The greatest wave of communal living in American history crested in the tumultuous 1960s era including the early 1970s. To the fascination and amusement of more decorous citizens, hundreds of thousands of mostly young dreamers set out to build a new culture apart from the established society. Widely believed by the larger public to be sinks of drug-ridden sexual immorality, the communes both intrigued and repelled the American people. The intentional communities of the 1960s era were far more diverse than the stereotype of the hippie commune would suggest. A great many of them were religious in basis, stressing spiritual seeking and disciplined lifestyles. Others were founded on secular visions of a better society. Hundreds of them became so stable that they survive today. This book surveys the broad sweep of this great social yearning from the first portents of a new type of communitarianism in the early 1960s through the waning of the movement in the mid-1970s. Based on more than five hundred interviews conducted for the 60s Communes Project, among other sources, it preserves a colorful and vigorous episode in American history. The book includes an extensive directory of active and non-active communes, complete with dates of origin and dissolution.
In this sympathetic history of a maligned decade, Marty Jezer, a fellow antiwar activist, details Abbie Hoffman's humor, manic energy, depressive spells, political skills, & above all, his incurable & still contagious optimism. He presents a thoughtful, solidly researched biography of the wildly creative & iconoclastic Yippie, portraying Hoffman as a fresh force in American political culture. Jezer surveys in detail the politics, philosophies, & struggles of the antiwar movement."... Abbie, more than any other radical, showed potheads how to demonstrate and radicals how to dance." -- Chicago Tribune "... deeply sympathetic and scrupulously detached-a triumph of judicious empathy." -- MARTIN DUBERMAN, Distinguished Professor of History, Lehman/The Graduate School, C.U.N.Y. "... details Hoffman's humor, manic energy, depressive spells, political skills, and above all, his Incurable and still contagious optimism." -- Entertainment Weekly "Here's the Abbie I knew and loved Marty Jezer has captured him in all his complexity, dedication, humor, and heart." -- ANITA HOFFMAN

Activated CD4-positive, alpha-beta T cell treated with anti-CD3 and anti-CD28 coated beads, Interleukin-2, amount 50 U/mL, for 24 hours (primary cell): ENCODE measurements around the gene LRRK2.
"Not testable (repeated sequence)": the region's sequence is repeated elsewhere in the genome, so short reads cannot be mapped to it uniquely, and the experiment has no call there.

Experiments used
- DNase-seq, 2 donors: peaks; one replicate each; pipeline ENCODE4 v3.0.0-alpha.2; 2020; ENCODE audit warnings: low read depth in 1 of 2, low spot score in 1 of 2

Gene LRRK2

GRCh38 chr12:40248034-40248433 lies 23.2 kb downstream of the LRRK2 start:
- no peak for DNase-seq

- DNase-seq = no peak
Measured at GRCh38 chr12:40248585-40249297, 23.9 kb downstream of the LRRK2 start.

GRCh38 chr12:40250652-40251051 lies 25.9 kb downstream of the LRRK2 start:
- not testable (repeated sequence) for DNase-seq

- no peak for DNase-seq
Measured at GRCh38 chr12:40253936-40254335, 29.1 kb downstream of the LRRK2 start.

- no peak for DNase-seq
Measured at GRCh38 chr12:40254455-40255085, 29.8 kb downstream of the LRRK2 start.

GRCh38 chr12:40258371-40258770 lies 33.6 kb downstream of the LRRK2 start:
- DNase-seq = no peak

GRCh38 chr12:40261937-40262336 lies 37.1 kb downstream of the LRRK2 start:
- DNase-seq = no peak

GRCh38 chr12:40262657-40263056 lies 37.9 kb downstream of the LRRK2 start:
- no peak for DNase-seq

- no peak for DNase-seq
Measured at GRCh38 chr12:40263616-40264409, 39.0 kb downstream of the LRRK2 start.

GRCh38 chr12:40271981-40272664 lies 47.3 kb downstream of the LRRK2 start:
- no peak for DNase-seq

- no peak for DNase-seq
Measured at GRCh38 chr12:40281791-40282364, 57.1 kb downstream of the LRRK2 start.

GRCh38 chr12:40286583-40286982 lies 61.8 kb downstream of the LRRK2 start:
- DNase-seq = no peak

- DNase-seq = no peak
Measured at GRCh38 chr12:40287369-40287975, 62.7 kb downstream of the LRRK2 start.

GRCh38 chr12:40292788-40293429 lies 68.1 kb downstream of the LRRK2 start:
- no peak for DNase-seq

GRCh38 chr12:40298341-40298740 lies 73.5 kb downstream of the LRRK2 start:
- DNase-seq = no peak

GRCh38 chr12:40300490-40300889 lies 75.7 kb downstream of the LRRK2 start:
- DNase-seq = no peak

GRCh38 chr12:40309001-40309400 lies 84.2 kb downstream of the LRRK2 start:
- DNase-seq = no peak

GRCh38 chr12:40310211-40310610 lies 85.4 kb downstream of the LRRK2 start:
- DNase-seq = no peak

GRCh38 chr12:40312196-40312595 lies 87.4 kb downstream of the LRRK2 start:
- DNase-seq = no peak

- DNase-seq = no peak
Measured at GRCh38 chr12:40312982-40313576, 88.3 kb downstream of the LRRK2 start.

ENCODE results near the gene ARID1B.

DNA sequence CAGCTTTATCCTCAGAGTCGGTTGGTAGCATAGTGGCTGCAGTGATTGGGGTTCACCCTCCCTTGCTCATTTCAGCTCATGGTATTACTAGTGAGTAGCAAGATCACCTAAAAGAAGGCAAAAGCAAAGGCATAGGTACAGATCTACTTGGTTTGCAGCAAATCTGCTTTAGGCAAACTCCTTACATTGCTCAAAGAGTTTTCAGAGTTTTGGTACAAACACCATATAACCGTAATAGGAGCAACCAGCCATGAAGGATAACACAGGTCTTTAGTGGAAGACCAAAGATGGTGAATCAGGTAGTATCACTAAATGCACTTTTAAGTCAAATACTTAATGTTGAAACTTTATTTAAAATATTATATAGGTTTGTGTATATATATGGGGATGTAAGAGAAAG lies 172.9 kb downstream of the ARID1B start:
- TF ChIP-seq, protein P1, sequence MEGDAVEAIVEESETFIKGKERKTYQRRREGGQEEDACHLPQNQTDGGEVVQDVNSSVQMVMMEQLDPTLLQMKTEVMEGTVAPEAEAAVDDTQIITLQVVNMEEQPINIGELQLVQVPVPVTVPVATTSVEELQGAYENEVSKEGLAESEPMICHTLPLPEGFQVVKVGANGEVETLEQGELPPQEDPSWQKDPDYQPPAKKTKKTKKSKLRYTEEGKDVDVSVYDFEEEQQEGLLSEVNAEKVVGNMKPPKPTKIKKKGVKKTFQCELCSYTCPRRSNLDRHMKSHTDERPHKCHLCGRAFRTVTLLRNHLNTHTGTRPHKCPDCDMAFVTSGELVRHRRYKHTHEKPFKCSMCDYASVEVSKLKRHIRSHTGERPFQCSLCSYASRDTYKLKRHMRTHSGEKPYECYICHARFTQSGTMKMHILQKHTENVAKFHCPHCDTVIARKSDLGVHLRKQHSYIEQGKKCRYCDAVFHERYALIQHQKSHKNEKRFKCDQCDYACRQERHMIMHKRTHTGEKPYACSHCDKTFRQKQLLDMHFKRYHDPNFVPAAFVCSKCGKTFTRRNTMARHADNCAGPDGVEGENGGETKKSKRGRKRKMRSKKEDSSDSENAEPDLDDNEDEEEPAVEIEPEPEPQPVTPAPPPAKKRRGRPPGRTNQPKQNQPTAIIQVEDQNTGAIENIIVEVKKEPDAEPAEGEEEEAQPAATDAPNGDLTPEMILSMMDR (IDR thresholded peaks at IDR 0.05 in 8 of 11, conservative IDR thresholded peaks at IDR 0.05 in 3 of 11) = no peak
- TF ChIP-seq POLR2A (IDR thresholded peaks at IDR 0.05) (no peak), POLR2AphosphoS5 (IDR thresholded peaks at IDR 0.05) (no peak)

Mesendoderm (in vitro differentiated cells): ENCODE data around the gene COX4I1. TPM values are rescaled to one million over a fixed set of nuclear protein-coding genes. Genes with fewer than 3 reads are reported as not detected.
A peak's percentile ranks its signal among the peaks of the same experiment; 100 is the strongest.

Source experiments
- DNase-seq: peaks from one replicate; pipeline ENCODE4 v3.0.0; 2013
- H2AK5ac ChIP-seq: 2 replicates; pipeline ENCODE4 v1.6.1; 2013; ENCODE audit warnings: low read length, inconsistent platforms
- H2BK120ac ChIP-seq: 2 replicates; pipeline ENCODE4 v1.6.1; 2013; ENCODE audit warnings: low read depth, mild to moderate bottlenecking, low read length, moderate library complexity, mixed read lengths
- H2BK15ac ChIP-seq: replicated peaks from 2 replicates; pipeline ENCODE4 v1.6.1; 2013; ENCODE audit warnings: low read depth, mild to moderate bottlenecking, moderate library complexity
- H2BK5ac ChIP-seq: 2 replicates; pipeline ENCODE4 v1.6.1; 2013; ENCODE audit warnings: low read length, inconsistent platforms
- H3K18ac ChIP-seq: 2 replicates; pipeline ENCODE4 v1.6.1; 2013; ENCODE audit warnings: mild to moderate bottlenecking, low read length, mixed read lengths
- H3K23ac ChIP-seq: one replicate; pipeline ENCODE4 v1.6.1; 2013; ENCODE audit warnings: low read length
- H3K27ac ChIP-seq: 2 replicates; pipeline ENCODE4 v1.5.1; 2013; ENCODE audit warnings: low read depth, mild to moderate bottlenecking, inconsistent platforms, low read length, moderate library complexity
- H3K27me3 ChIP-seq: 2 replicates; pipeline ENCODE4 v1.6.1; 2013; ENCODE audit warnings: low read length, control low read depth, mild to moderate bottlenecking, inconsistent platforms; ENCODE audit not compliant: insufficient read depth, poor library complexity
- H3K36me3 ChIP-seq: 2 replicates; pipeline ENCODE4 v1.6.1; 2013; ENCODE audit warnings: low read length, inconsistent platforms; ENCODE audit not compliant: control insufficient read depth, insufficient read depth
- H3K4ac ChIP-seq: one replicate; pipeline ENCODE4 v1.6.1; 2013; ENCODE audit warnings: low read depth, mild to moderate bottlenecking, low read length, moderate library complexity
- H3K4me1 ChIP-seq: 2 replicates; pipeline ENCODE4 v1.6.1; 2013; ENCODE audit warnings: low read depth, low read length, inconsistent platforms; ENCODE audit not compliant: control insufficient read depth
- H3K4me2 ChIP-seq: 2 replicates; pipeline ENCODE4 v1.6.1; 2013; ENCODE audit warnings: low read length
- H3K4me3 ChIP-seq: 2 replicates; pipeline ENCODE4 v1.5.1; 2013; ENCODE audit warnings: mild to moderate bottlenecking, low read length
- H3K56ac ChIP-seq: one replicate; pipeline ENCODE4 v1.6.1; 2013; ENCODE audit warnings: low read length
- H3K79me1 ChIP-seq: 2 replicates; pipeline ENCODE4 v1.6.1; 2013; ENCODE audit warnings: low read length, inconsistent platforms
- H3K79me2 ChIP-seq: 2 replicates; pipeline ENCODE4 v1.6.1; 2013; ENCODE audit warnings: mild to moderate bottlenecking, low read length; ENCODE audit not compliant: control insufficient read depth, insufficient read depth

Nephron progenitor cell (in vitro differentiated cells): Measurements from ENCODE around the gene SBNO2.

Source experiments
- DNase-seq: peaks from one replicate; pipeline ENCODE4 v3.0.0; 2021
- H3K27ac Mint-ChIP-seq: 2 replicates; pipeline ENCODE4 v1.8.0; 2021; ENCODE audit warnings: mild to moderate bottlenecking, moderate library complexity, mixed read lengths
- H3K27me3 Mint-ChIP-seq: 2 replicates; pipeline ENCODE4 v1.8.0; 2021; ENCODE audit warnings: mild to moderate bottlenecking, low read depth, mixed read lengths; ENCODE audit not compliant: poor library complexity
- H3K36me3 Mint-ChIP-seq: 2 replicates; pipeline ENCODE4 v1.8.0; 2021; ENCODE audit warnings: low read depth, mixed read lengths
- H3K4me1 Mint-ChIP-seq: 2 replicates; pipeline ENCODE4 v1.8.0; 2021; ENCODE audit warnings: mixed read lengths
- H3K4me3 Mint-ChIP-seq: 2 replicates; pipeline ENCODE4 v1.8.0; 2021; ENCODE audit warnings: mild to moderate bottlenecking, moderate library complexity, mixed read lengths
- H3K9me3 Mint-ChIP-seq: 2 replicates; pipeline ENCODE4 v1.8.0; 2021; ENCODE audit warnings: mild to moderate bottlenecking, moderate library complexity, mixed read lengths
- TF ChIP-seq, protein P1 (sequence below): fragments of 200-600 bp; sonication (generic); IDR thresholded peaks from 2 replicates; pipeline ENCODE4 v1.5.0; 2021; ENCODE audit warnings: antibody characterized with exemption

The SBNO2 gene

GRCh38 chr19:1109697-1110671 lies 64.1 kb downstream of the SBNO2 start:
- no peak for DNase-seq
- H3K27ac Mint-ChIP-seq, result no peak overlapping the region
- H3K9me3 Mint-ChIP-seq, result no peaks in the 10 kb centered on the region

An exploration of the personal and spiritual truths revealed through LSD- Reveals that LSD visions weave an ongoing story from trip to trip - Shows that trips progress through three stages: personal issues and pre-birth consciousness, ego-loss, and on to the sacred - Explores psychedelic use throughout history, including the mass hallucinations common in the Middle Ages and the early therapeutic use of LSD Toward the end of his fifties, Christopher Gray took, for the first time in years, a 100-microgram acid trip. So extraordinary, and to his surprise so enjoyable, were the effects that he began to take the same dose in the same way--quietly and on his own--once every two to three weeks. In The Acid Diaries, Gray details his experimentation with LSD over a period of three years and shares the startling realization that his visions were weaving an ongoing story from trip to trip, revealing an underlying reality of personal and spiritual truths. Following the theories of Stanislav Grof and offering quotes from others' experiences that parallel his own--including those of Aldous Huxley, Albert Hofmann, and Gordon Wasson--he shows that trips progress through three stages: the first dealing with personal issues and pre-birth consciousness; the second with ego-loss, often with supernatural overtones; and the third with sacred, spiritual, and even apocalyptic themes. Pairing his experiences with an exploration of psychedelic use throughout history, including the ergot-spawned mass hallucinations that were common through the Middle Ages and the early use of LSD for therapeutic purposes, Gray offers readers a greater understanding and appreciation for the potential value of LSD not merely for transpersonal growth but also for spiritual development.